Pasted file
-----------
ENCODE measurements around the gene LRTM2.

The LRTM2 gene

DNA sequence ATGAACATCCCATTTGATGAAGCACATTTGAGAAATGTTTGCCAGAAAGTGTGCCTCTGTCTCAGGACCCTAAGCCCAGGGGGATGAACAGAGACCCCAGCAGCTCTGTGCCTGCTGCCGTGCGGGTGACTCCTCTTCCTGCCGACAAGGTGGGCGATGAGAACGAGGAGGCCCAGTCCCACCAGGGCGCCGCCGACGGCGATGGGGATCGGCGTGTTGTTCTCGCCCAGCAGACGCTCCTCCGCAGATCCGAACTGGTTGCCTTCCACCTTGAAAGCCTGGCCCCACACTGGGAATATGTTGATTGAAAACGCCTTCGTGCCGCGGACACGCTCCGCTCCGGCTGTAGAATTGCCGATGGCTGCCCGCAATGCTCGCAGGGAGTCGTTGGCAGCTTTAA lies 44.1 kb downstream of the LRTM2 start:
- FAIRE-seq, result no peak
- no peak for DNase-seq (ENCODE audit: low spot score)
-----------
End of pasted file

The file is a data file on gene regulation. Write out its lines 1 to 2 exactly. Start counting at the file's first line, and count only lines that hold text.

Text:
ENCODE measurements around the gene LRTM2.

The LRTM2 gene